Financial Literacy

Man vs. machine

The so-called “rob-advisors”—in “man vs. machine” terms—has been the gossip around the water cooler within the financial world, insisting that the traditional advising model remains safe from automation. But is the choice really between man and machine?

Most likely not, said Chris A. Rondinelli, a partner at Seven Fields Wealth Management.

“Robo-advisors create a rules-based solution that can take the emotion out of investing,” said Rondinelli, whose Pennsylvania firm provides financial and investment planning, in addition to estate planning. “They certainly have some benefits to the clients and advisors as well. We as advisors can learn a lot from the solutions and strategies that robo-advisors put forward.”

The future wealth advisor might tap computerized counterparts to provide investment ideas and planning advice, while maintaining a “human touch” for clients who still want a person in the picture. Clients, after all, don’t necessarily want to talk to a random person sitting in a call-center, or to a machine, Rondinelli said. The hybrid model can boost the advisor’s client capacity—less number-crunching means more face-time with investors— while drawing on the robo-advisor’s ability to plan without sentimentality, he added.

Seven Fields Wealth Management provides customized services to clients transitioning to retirement and younger clients just starting to invest. There is no firm minimum, which Rondinelli said allows Seven Fields to work with anyone it wants by setting up investor-specific fees or payment solutions.

“The challenge of our industry today is to create a profitable solution … That’s a little bit of a challenge, but it’s something I’ve been working on because I find the work rewarding,” Rondinelli said.

Rondinelli takes on these younger clients because they often struggle to understand how best to use their money.

“At the simplest level I see myself as a teacher,” said Rondinelli, who lectures at a local community college. Rondinelli breaks difficult financial concepts and jargon down for clients so that they can focus on how their money is working for them. Providing tailored solutions requires transparency – such as making 401k disclosures available and easy to understand – and a fiduciary outlook that puts the client first.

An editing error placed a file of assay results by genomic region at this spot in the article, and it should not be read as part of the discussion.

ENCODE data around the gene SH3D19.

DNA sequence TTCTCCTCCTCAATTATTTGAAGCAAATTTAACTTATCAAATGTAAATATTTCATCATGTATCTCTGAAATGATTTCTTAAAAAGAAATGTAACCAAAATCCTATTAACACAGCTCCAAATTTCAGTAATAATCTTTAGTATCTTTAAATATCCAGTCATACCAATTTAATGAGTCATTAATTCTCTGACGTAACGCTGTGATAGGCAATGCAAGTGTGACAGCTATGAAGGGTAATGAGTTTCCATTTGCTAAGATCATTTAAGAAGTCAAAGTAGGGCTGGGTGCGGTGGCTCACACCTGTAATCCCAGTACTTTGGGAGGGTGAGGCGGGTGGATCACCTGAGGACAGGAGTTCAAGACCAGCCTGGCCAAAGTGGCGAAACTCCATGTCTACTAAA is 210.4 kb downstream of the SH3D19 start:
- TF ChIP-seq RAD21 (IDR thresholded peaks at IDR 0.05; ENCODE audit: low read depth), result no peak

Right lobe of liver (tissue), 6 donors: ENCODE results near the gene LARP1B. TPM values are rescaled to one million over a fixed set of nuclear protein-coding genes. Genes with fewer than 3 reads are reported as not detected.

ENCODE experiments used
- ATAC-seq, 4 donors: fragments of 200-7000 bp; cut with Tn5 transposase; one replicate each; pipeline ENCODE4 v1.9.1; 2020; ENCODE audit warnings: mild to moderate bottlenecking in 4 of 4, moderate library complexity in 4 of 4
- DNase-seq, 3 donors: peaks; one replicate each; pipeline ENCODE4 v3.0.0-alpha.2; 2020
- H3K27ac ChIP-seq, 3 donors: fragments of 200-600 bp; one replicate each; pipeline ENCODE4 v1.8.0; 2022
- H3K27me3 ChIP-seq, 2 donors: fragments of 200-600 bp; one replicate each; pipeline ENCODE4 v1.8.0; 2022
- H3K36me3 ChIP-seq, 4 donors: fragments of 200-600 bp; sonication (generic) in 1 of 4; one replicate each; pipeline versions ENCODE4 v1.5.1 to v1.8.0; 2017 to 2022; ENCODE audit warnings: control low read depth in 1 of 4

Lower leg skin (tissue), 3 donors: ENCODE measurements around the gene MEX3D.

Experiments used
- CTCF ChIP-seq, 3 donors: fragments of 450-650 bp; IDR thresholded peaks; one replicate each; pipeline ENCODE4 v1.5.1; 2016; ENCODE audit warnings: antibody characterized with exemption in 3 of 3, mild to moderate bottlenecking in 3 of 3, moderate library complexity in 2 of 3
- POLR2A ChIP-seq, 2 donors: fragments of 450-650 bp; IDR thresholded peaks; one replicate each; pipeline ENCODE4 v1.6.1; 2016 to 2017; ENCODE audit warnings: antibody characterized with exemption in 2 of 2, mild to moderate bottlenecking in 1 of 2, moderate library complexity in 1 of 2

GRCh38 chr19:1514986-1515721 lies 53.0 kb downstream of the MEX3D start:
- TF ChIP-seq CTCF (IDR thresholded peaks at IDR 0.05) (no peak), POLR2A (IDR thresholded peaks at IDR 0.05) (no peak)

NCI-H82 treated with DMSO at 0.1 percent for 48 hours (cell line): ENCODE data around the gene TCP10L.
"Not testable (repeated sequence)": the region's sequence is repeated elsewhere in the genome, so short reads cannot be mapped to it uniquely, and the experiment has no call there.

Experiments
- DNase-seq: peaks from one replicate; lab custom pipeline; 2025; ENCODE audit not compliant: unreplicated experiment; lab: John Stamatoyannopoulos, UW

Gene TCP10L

The solutions also tend to lack the “sexiness” of CNBC “beat the market” shows and get-rich-quick investment paperbacks. Clients looking to beat the market should think again, goals matter more, Rondinelli said.

“The focus shouldn’t be on trying to beat the market … It really should be about clients making smart decisions,” he said. “It may sound obvious and boring, but you really need to start with a clearly defined goal.”

Above all else, clients need to keep the big picture in mind and avoid getting lost in the weeds.

“It is complicated but the solutions don’t need to be as complicated as they seem,” Rondinelli said.

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The opinions voiced in this material are for general information only and are not intended to provide specific advice or recommendations for any individual. Securities offered through LPL Financial, Member FINRA & SIPC. Investment advice offered through Good Life Advisors, LLC, a registered investment advisor. Seven Fields Wealth Management, Good Life Advisors and LPL Financial are separate and non-affiliated companies.

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